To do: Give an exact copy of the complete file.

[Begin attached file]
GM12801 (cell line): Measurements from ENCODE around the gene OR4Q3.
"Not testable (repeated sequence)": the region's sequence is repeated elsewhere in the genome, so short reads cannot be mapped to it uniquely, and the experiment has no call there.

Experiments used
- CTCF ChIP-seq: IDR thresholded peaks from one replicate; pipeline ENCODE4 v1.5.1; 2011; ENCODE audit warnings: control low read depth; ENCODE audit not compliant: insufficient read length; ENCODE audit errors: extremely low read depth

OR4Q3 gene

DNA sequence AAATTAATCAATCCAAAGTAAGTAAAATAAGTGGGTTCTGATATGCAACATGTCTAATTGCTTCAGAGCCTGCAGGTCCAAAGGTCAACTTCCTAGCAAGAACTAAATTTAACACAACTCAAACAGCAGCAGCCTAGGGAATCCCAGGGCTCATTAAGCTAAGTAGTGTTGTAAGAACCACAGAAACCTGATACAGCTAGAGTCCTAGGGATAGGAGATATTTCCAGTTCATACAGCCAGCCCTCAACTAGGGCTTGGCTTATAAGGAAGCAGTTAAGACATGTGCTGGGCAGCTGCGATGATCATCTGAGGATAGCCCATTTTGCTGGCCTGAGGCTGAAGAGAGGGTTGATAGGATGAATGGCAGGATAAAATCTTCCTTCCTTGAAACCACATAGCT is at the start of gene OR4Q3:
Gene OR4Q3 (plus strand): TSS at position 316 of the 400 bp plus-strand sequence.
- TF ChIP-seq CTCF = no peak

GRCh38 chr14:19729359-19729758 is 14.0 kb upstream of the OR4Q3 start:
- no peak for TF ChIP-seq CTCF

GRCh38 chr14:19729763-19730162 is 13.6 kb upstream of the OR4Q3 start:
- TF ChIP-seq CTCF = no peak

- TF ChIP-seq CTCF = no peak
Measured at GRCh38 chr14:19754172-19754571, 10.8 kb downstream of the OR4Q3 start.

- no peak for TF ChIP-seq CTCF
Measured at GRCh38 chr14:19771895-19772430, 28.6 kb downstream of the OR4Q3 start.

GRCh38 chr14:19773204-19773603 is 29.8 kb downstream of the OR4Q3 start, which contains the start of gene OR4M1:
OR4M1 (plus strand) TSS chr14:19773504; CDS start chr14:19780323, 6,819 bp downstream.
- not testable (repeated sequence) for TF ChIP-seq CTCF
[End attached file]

GM12801 (cell line): Measurements from ENCODE around the gene OR4Q3.
"Not testable (repeated sequence)": the region's sequence is repeated elsewhere in the genome, so short reads cannot be mapped to it uniquely, and the experiment has no call there.

Experiments used
- CTCF ChIP-seq: IDR thresholded peaks from one replicate; pipeline ENCODE4 v1.5.1; 2011; ENCODE audit warnings: control low read depth; ENCODE audit not compliant: insufficient read length; ENCODE audit errors: extremely low read depth

OR4Q3 gene

DNA sequence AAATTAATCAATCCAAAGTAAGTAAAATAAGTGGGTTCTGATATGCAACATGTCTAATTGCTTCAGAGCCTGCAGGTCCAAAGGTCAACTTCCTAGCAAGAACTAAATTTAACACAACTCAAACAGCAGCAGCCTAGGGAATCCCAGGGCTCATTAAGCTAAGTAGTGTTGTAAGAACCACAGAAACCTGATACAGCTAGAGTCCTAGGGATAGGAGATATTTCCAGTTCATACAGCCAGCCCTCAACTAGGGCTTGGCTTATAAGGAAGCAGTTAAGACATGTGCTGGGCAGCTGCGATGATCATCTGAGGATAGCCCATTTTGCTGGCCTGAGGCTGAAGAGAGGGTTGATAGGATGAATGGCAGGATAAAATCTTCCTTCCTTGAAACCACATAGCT is at the start of gene OR4Q3:
Gene OR4Q3 (plus strand): TSS at position 316 of the 400 bp plus-strand sequence.
- TF ChIP-seq CTCF = no peak

GRCh38 chr14:19729359-19729758 is 14.0 kb upstream of the OR4Q3 start:
- no peak for TF ChIP-seq CTCF

GRCh38 chr14:19729763-19730162 is 13.6 kb upstream of the OR4Q3 start:
- TF ChIP-seq CTCF = no peak

- TF ChIP-seq CTCF = no peak
Measured at GRCh38 chr14:19754172-19754571, 10.8 kb downstream of the OR4Q3 start.

- no peak for TF ChIP-seq CTCF
Measured at GRCh38 chr14:19771895-19772430, 28.6 kb downstream of the OR4Q3 start.

GRCh38 chr14:19773204-19773603 is 29.8 kb downstream of the OR4Q3 start, which contains the start of gene OR4M1:
OR4M1 (plus strand) TSS chr14:19773504; CDS start chr14:19780323, 6,819 bp downstream.
- not testable (repeated sequence) for TF ChIP-seq CTCF